Women Builders Council looks ahead
With an agenda that included panels named “Next Generation Women at Work and “Girls Who Build,” the Women Builders Council held its first segment of “Cocktails & Conversation,” to inspire what they’re calling the next generation of women builders.”
Almost a hundred women attended held in New York City.
“It is our goal to inspire young women to pursue careers in the building industry, while supporting women already in our field to strive and reach leadership roles and positions in their companies,” said WBC president Deborah Bradley. “From mentorship programs to developing leadership toolkits, I am excited to see how WBC can inspire the next generation of women builders, while encouraging our seasoned members to become the new corporate chiefs.”
During the event, panelists led attendees through an open conversation about how to encourage and motivate women to choose and excel in careers within the building industry.
“As a young engineer, it’s great to come together with other women in the building industry to talk about what it’s like to work in a field that is predominantly dominated by men,” said Marina Kote of Turner Construction. “There are unique challenges we all face as women, and it’s nice to come together and talk about how we can get more young girls interested in becoming architects, builders and engineers.”
To learn more about Women Builders Council, visit wbcnyc.org.
Existing home sales slip in October
Existing-home sales fell 3.4% in October, a month that saw a substantially larger drop in housing starts.
October's seasonally adjusted annual rate of 5.36 million simply wasn't enough to keep up with September's strong surge of 5.55 million. However, last month's activity was still up 3.9% year-over-year.
Lawrence Yun, chief economist for the National Association of Realtors, attributed the decrease due to a pullback in contract signings over the last couple of months.
"New and existing-home supply has struggled to improve so far this fall, leading to few choices for buyers and no easement of the ongoing affordability concerns still prevalent in some markets," he said. "Furthermore, the mixed signals of slowing economic growth and volatility in the financial markets slightly tempered demand and contributed to the decreasing pace of sales."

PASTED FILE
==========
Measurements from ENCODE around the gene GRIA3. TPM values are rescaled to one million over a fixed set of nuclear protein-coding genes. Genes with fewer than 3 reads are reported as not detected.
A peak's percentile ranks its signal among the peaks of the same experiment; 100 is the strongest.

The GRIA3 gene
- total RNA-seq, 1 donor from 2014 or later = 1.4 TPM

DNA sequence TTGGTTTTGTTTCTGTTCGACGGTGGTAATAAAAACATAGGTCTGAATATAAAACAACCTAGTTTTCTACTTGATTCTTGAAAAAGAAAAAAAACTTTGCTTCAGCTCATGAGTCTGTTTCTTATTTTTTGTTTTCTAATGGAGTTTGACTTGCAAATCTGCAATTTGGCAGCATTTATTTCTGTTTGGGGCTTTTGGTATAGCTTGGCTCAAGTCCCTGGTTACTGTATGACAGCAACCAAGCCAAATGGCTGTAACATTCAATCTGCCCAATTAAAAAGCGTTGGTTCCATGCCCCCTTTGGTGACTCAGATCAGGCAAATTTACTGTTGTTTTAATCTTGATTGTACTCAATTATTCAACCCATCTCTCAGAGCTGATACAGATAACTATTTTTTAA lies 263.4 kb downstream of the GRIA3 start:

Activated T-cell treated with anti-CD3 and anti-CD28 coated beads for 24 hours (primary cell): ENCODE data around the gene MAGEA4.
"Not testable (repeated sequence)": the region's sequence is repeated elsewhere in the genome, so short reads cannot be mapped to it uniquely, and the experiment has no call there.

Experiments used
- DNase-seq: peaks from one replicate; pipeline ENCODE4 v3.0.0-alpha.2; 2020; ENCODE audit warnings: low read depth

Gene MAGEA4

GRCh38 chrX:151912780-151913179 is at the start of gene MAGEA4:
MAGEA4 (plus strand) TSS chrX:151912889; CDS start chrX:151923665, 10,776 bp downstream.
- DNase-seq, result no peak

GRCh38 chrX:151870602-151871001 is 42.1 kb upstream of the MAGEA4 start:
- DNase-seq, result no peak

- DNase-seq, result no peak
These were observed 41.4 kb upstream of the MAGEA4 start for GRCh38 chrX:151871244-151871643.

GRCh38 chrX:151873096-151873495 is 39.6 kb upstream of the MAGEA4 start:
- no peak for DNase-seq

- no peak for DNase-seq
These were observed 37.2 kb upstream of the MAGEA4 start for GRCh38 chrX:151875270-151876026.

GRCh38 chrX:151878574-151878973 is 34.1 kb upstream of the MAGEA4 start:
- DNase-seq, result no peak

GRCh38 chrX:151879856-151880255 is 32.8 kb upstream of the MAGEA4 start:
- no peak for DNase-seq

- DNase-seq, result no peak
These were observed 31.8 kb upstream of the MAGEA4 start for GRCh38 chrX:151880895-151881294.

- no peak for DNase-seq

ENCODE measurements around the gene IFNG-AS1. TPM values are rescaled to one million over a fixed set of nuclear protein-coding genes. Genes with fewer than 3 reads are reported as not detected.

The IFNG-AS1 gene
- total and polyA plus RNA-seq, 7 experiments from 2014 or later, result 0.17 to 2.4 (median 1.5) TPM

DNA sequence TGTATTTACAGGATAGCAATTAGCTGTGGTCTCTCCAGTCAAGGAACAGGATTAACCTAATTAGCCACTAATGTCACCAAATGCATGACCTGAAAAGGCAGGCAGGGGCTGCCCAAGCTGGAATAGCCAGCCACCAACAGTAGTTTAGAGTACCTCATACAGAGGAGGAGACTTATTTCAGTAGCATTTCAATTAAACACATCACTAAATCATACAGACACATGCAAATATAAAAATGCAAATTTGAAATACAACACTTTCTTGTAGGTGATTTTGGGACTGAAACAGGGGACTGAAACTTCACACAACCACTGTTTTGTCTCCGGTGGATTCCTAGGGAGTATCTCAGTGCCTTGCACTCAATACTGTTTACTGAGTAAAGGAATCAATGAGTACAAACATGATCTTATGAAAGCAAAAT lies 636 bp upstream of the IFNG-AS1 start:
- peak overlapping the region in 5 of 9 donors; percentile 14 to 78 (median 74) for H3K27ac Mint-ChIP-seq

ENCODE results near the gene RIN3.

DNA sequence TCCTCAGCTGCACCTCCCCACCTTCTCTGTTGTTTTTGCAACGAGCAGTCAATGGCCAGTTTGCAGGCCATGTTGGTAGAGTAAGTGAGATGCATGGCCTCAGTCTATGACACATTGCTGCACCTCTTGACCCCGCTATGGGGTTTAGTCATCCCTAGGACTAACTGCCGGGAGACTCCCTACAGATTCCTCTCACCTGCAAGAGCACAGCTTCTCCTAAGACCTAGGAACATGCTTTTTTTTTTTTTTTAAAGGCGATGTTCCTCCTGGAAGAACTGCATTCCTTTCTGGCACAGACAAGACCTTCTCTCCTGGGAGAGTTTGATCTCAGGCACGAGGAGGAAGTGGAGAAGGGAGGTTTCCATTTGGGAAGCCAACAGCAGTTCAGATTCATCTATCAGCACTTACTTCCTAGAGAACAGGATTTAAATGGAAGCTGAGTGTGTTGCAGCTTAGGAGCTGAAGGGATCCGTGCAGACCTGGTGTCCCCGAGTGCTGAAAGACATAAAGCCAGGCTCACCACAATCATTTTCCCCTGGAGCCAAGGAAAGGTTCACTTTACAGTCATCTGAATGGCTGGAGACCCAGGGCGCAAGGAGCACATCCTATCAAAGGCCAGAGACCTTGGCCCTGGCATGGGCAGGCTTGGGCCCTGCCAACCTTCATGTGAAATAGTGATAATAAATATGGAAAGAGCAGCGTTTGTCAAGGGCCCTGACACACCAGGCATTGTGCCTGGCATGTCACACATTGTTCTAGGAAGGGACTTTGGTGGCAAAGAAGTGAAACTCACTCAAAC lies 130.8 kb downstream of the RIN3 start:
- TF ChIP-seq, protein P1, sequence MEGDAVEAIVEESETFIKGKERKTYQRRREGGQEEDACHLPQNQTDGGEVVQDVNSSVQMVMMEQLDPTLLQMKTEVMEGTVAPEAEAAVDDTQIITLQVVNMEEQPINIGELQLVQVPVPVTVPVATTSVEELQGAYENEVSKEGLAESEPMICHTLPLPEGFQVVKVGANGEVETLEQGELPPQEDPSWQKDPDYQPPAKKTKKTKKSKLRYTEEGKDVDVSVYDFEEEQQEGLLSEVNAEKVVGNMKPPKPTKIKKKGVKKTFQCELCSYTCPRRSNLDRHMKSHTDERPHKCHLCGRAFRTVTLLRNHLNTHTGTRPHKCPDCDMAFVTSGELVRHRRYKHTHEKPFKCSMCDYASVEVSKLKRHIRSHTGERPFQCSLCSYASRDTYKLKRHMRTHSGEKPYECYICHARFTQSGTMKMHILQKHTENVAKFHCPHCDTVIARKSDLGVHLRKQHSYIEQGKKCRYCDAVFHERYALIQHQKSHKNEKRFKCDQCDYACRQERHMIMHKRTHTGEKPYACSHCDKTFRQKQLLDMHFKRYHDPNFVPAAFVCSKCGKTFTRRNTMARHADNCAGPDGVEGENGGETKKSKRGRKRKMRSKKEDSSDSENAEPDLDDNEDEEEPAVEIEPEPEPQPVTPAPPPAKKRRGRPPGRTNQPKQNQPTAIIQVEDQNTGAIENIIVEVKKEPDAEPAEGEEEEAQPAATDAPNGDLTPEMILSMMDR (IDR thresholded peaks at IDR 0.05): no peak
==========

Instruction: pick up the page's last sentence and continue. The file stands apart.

Home prices continued their steady track of year-over-year gains, with the median existing-home price of $219,600 marking a 5.8% improvement over the year prior.
Total housing inventory was down, however, by 2.3% to 2.14 million existing homes available for sale — that's 4.5% lower than a year ago.
For the single-family market, home sales were down 3.7% to a rate of 4.75 million in October, down from 4.93 million in September but up 4.6% year-over-year. The median single-family home price was $221,200, up 6.3% year-over-year.
Regionally, changes in home sale activity were negligible in the Northeast and Midwest (unchanged and down 0.8%, respectively). In the South, sales were down 3.2%, and sales in the West fell most drastically at 8.7%.
"As long as solid job creation continues, a gradual easing of credit standards even with moderately higher mortgage rates should support steady demand and sales continuing to rise above a year ago," said Yun.
Simpson Strong-Tie recognized for corporate gender diversity
Simpson Strong-Tie is winning some points for its strong representation of women in top executive roles.
The company was recognized in the inaugural Watermark Index for gender diversity in corporate leadership. Together with only 10 other companies in the San Francisco Bay Area, Simpson Strong-Tie employs women in at least 30% of its top-five compensated executive positions and board seats.
“We are very honored to be among a stellar group of companies recognized in the inaugural Watermark Index. Women in senior roles at Simpson Strong-Tie is a natural extension of our company culture. It’s the right thing to do, it has the support of the entire management team, and it’s the way we do business,” said Simpson Strong-Tie president and CEO Karen Colonias.
Watermark is a Bay Area executive women’s organization. The index is based on data from the 2015-2016 UC Davis Study of California Women Business Leaders, using information from the 223 largest public companies headquartered in the Bay Area.
Interestingly enough, the study also found that companies on the Watermark Index outperformed other companies in the region by 49%, and companies in the state by 35%.